The Emerald Coast is euphemistic name (much more commonly known by the colloquial sobriquet, "Redneck Riviera") for the coastal area in the US state of Florida on the Gulf of Mexico that stretches about 100 miles (160 km) through five counties, Escambia, Santa Rosa, Okaloosa, Walton, and Bay, from Pensacola to Panama City. Some South Alabama communities on the coast of Baldwin County embrace the term as well.
Origin of term
Beginning in 1946, for marketing purposes the coast from Fort Walton Beach to Panama City was called the "Playground of the Gulfcoast", as witnessed by the name of the Fort Walton Beach newspaper, the Playground News, later the Playground Daily News, now the Northwest Florida Daily News. In 1952, this particular stretch of coast was dubbed the "Miracle Strip" by Claude Jenkins, a local journalist, a term which is still reflected in the name of the Miracle Strip Amusement Park and other local businesses. The term "Miracle Strip" was officially adopted by thirty-five officials and members of three district Florida Motor Courts Association chapters on March 14, 1956, at a meeting held at the Staff Restaurant in Fort Walton Beach, for the 100-mile stretch of scenic Highway 98's "fabulous string of motels, hotels and nightspots" from Pensacola to Panama City. Members included representatives of local chambers of commerce.
According to the Daily News, the term Emerald Coast was coined in 1983 by a junior high school student, Andrew Dier, who won $50 in the contest for a new area slogan. Since then, the term has been expanded by popular usage to cover all of the northwest coast of Florida from Pensacola Beach to Panama City Beach.
Popular vacation destinations include Pensacola Beach, Gulf Breeze, Navarre Beach, Fort Walton Beach, Niceville, WaterColor, Panama City Beach, Destin, and Seaside, a planned community whose iconic pastel-paint and tin-roof construction was made famous in the Jim Carrey movie The Truman Show, filmed in the area from 1996-1997. Other communities on the Emerald Coast include Perdido Key, Navarre, Sandestin, Mexico Beach, Grayton Beach, Inlet Beach, and Santa Rosa Beach.
The area is known as a family drive destination, although in the first decade of the 21st century, its popularity expanded greatly, leading to new construction booms and seemingly overnight changes. Many development communities similar to Seaside sprang up in the southern part of Walton County and at the western end of Panama City Beach, raising property values.
Deep-sea fishing is a huge draw for the area, with Destin holding the nickname "World's Luckiest Fishing Village"  (and several saltwater world records) and Panama City Beach hosting the annual high-dollar Bay Point Billfish Invitational. The area has many seafood restaurants as well.
This part of Florida is home to several military bases, with installations including Naval Air Station Pensacola (home of the Navy's Blue Angels demonstration team and the initial training site for all naval aviators), Hurlburt Field, Eglin Air Force Base (one of the largest military bases in America), Tyndall Air Force Base (home to the Air Force's F-22 Raptor fighter jets), Coastal Systems Station-Naval Surface Warfare Center (home to the Navy Experimental Diving Unit and Naval Diving & Salvage Training Center), and Corry Station Naval Technical Training Center.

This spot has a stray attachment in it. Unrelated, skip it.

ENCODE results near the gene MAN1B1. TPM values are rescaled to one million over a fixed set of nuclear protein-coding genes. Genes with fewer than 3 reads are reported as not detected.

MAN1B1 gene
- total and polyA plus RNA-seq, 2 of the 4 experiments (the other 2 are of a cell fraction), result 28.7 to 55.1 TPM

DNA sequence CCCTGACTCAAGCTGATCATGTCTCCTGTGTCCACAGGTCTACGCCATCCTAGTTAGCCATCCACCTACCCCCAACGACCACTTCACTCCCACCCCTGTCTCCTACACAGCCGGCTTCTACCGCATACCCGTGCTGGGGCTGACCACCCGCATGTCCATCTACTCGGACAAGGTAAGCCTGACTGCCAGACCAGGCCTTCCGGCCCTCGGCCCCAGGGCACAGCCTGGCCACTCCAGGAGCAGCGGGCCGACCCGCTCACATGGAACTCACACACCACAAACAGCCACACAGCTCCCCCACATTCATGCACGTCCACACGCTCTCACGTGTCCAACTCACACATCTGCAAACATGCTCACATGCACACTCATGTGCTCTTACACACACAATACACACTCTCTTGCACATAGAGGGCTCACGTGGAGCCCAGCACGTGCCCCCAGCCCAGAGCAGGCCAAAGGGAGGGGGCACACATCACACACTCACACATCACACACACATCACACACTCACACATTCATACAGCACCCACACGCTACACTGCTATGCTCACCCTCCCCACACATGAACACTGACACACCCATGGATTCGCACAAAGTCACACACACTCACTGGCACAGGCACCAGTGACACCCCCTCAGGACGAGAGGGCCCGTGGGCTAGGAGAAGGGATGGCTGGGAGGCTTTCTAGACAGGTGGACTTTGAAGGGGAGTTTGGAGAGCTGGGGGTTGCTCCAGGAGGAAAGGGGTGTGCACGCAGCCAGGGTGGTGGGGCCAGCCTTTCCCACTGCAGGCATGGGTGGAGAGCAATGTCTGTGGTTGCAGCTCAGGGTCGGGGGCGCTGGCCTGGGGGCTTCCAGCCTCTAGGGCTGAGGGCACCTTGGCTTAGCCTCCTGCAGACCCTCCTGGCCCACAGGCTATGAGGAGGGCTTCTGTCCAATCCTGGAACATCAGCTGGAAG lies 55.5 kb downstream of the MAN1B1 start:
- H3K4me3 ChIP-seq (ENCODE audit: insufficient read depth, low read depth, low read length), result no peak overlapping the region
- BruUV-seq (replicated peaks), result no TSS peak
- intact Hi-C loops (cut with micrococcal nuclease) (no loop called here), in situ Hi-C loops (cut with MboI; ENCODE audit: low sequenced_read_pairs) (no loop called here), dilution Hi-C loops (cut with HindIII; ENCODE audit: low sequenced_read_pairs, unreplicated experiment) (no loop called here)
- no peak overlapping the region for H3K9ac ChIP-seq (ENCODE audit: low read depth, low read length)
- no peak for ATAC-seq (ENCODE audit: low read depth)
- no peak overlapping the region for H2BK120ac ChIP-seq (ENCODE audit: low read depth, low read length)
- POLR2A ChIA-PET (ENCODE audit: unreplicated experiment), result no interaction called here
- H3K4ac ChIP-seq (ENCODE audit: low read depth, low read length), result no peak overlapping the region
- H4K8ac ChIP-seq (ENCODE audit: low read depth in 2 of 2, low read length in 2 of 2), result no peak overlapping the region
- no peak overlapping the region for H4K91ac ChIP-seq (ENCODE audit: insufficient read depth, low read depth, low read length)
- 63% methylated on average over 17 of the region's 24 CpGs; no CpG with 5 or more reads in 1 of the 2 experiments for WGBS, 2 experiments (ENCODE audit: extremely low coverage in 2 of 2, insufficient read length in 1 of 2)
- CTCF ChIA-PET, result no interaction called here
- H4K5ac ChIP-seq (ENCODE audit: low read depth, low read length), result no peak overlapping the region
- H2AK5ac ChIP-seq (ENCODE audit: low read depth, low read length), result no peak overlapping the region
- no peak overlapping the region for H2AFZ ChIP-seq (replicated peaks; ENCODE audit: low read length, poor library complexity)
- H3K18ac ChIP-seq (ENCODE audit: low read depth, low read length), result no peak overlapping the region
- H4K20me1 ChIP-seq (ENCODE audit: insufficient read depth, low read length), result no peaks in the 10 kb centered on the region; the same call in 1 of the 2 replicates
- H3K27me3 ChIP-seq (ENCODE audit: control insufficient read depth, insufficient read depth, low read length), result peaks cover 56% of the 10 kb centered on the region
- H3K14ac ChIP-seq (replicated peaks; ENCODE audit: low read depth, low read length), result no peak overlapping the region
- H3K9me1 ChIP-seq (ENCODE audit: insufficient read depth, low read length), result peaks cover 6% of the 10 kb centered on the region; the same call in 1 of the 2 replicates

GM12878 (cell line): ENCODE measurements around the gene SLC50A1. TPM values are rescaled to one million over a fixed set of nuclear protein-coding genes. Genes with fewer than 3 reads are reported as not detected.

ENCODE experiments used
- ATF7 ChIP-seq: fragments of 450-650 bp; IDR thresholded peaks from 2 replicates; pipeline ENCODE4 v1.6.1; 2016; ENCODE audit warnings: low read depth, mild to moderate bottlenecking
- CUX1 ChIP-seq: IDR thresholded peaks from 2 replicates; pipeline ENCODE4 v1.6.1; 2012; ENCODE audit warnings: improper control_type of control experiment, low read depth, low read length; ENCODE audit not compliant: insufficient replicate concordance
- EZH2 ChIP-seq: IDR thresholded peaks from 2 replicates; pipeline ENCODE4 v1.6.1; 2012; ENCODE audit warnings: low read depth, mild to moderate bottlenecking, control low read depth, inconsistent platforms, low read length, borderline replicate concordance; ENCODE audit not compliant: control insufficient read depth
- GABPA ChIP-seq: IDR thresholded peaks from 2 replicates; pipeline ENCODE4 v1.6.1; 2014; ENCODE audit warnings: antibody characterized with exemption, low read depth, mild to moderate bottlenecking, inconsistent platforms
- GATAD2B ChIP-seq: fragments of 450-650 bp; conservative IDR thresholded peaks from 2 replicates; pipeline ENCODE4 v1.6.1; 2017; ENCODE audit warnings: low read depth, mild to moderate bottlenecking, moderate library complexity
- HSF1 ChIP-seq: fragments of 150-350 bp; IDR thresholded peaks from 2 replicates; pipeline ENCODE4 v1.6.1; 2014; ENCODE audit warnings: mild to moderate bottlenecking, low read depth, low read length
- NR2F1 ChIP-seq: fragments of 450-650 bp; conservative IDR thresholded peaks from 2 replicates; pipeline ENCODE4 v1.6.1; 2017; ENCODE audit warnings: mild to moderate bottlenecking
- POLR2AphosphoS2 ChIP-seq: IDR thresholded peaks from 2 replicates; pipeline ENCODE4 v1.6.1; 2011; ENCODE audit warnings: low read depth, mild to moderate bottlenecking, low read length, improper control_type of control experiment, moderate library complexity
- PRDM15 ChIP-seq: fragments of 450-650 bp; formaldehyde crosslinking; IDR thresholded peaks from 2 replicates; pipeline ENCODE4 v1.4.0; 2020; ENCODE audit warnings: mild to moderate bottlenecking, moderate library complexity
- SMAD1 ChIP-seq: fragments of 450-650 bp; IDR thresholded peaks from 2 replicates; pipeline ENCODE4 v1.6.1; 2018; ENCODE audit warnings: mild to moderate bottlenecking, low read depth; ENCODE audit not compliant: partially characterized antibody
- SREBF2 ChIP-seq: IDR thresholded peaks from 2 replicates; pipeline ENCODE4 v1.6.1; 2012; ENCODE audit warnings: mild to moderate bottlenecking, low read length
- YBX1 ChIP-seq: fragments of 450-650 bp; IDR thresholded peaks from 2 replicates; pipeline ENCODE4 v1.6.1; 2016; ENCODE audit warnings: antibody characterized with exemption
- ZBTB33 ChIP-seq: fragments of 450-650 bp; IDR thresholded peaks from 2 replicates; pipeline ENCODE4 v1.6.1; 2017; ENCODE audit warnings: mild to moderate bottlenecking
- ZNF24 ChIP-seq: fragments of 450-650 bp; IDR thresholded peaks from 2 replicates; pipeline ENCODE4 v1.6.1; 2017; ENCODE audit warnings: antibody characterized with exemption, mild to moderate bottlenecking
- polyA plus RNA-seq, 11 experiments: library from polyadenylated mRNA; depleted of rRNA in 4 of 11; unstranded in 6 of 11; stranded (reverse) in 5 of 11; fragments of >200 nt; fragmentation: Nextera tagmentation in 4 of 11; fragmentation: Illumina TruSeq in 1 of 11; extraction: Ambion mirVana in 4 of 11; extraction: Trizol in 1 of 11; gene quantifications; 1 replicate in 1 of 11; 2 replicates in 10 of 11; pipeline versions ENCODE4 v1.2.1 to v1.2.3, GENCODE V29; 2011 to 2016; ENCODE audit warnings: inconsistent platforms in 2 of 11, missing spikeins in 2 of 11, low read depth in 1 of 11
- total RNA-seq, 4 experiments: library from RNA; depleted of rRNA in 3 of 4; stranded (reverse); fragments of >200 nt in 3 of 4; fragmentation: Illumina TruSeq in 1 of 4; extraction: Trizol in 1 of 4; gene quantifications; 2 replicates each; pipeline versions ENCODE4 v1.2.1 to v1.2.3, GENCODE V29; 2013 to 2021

In addition to military bases and related civilian contractors, tourism, fishing, and hospitality industries are also major employers in the area.
In popular culture
The well-established military presence in the region has led to many film appearances, the earliest being the practice takeoff runs by Doolittle Raiders for Thirty Seconds Over Tokyo, shot at Peel Field, an auxiliary field at Eglin Field, in 1944. Some scenes in the 1949 film Twelve O'Clock High, another film about World War II, were also shot at Eglin.
The 1972 eco-horror film Frogs was filmed in Walton County, Florida, in and around the Wesley House, an old southern mansion located in Eden Gardens State Park in the town of Point Washington, situated on Tucker Bayou off Choctawhatchee Bay.
Exterior shots and several interior scenes for 1998's The Truman Show were filmed in Seaside. Several scenes for Jaws 2 (1978) were filmed in the region as well. Interiors for the youth's pinball hang-out were filmed in Fort Walton Beach at the now-razed original location of Hog's Breath Saloon on Okaloosa Island, and Bruce the Shark's control sled was placed on the bottom of the Gulf off Navarre Beach.
- Gulf Shores up through Apalachicola
- They got beaches of the whitest sand
- Nobody cares if gramma's got a tattoo
- Or Bubba's got a hot wing in his hand
- Hollis, Tim. Florida's Miracle Strip: From Redneck Riviera to Emerald Coast. University of Mississippi Press, 2004, p. 23.
- The Florida Handbook, Peninsular Publishing, 1985, p. 229.
- Fort Walton Beach, Florida, "'Miracle Strip' Tag Official For This Area", Playground News Thursday 22 March 1956, Volume 11, Number 7, page 14.
reference to sites not found, so missing valid references
- Emerald Coast Convention And Visitors Bureau Website
- Pensacola News-Journal
- Northwest Florida Daily News
- Panama City News Herald
- Bouler, Jean Lufkin. Exploring Florida's Emerald Coast: A Rich History and a Rare Ecology. University of Florida Press, 2007. ISBN 0813030862
- Hollis, Tim. Florida's Miracle Strip: From Redneck Riviera to Emerald Coast. University of Mississippi Press, 2004. ISBN 1578066263
- Jackson, Harvey H., III. "The Rise and Decline of the Redneck Riviera: The Northern Rim of the Gulf Coast since World War II," Southern Cultures, 16 (Spring 2010), 7–30.